Although overall teen smoking rates have dropped, tobacco use continues to increase among girls, less-educated teens, and other adolescent groups.

 First the good news: teen smoking rates have recently hit a 10-year low. The Centers for Disease Control and Prevention’s Youth Risk Behavior Survey reports that teen cigarette smoking has dropped to 28% in 2001. That is down from 36% in 1997 as measured by the same survey. Now the bad news: teenage girls are still the fastest-growing demographic of new smokers, and lung cancer has surpassed breast cancer as the number one cancer killer of women. Both the tobacco industry and public health advocates have long recognized teens as a crucial factor in the smoking equation. The tobacco industry has consistently discussed the importance of teen smokers in internal documents while denying that it in any way targets children and teens.

In the Beginning
The seeds of teenage smoking and the effects of smoking on children are often sown before birth. Smoking during pregnancy continues to be one of health care’s most significant challenges. The children of women who continued to smoke during pregnancy may have serious outcomes. These can include miscarriage, low birth weight (a predictor of frequent illness in the first year of life), perinatal death, asthma, otitis, sudden infant death syndrome (SIDS), childhood leukemia, cancer of the brain or lungs later in life, conduct disorder, and emotional as well as intellectual deficits. Recent research also indicates increased risks resulting from second-hand smoke. Nicotine, carbon monoxide, and carcinogens all pass through the placenta. In many cases, they can be detected in blood samples from newborns.

Virtually every parent has observed a pre-school-age child mimicking smoking rituals observed on TV and in restaurants. In communities where smoking is still allowed in restaurants, it is common to hear a hostess ask parents to choose “smoking or nonsmoking” as they enter a restaurant. Even when seated in a nonsmoking section, children observe adults smoking cigarettes and begin to associate it with adult behavior.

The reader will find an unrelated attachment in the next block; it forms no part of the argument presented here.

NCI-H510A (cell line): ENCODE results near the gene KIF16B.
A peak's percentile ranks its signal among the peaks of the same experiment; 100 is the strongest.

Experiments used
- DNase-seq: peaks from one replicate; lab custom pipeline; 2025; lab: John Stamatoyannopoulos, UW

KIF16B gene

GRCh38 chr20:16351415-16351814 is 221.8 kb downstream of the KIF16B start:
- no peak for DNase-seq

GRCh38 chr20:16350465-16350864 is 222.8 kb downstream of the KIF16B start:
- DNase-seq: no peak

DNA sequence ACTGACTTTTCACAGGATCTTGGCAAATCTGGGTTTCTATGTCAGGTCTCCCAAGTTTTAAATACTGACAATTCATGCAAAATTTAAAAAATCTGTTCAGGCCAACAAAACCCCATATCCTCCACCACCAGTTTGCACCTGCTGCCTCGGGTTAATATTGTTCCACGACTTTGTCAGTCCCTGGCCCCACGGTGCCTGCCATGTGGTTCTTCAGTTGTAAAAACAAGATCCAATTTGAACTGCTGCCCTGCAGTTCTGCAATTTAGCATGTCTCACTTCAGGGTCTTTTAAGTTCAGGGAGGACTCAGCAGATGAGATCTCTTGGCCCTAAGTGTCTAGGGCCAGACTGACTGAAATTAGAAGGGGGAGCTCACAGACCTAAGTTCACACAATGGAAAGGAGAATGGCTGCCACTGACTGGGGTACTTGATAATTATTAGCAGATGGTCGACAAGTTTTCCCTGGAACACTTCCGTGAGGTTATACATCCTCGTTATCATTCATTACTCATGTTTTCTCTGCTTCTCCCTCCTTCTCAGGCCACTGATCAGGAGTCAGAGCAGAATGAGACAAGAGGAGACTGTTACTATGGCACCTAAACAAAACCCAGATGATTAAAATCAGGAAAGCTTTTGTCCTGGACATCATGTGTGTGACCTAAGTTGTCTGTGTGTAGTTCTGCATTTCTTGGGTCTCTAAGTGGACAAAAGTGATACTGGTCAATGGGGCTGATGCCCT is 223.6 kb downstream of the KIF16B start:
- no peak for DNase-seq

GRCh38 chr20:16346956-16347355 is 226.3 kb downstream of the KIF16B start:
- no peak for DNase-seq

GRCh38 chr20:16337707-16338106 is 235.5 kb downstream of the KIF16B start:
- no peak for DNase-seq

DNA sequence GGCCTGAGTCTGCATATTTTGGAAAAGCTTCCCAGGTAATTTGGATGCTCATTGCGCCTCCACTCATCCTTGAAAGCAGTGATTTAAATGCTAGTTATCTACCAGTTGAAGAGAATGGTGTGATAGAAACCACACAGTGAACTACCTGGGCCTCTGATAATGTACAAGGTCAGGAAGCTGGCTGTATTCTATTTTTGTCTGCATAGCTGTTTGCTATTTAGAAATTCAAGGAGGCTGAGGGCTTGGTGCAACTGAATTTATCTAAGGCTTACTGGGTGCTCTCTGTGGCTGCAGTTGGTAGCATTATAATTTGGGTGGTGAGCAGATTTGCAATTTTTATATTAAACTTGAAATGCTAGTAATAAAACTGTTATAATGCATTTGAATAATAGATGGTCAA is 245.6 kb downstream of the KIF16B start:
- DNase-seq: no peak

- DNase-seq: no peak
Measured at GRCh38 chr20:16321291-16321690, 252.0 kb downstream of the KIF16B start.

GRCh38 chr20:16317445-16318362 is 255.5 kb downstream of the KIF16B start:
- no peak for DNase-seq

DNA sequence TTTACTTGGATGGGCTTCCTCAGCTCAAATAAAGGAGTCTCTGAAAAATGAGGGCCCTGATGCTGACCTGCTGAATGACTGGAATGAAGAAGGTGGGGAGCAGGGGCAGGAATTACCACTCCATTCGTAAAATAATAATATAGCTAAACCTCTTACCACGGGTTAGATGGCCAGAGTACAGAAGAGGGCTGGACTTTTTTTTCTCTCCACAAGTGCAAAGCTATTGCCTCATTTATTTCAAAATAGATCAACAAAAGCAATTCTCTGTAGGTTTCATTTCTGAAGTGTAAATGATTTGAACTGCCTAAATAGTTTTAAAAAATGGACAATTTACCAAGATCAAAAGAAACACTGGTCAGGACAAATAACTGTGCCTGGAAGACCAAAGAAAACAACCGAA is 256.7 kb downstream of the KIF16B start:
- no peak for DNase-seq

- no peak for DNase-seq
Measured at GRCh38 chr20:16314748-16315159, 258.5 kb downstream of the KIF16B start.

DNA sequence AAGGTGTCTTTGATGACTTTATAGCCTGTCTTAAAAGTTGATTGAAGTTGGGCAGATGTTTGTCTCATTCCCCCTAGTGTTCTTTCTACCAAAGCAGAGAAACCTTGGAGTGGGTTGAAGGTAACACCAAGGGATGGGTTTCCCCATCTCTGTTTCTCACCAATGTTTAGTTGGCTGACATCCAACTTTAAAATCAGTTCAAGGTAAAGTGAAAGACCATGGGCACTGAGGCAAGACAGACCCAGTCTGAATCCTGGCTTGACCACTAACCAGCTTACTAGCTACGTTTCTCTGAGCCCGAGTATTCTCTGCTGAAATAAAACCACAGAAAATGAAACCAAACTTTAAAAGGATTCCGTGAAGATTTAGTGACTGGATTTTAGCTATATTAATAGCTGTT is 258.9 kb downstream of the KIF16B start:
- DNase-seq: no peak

Parental smoking is an additional aggravating factor, fostering an increased incidence of smoking among teens whose parents smoke. Several teens I interviewed for this article stated that their parents buy them cigarettes, and one teenage girl mentioned that her father had “taught” her how to inhale.

Addicted Teens

Cigarette smoking is the most prevalent form of nicotine addiction in the United States of America. Each cigarette contains 10 mg or more of nicotine, but the average smoker inhales 1-2 mg of nicotine per cigarette.1

Nicotine is absorbed through the skin and mucosal lining of the mouth and nose, and through inhalation directly into the lungs. Depending on how tobacco is taken, nicotine can reach peak levels in the bloodstream and brain rapidly. Cigarette smoking, for example, results in rapid distribution of nicotine throughout the body, reaching the brain within 10 seconds of inhalation. Cigar and pipe smokers do not inhale the smoke, so nicotine is absorbed more slowly through the mucous membrane in the mouth.2

When inhaled nicotine reaches the brain, it accelerates the release of dopamine, a neurotransmitter that carries information across the synaptic clefts. This circuit, known as the pleasure center, is associated with emotions. Dopamine-releasing pathways extend from the midbrain to the hypothalamus and trigger activities that increase the likelihood of survival, such as procreating and eating. The increase of dopamine takes place in the nucleus accumbens, a small part of the brain associated with substance addictions in rats. In a new study, precise measurements were used to track nicotine-stimulated dopamine release to the shell of the nucleus accumbens. The shell is wired to the forebrain, where emotional and motivational processing occurs. The forebrain includes the amygdala, which is active in many emotional states and is associated with addictive behavior. The study also measured an increase in metabolism in the shell of the nucleus accumbens. Nicotine did not raise the concentration of sugar anywhere else in the brain.3

The stimulation of the fibers originating in the nucleus accumbens is interpreted by the brain as the neurotransmitter equivalent of “Good—let’s have it again.” High levels of dopamine result in a desire for repeated increases in dopamine. Activation of this pleasure-reward circuit also creates a memory of the event and the motivation to do it again. An addiction is formed.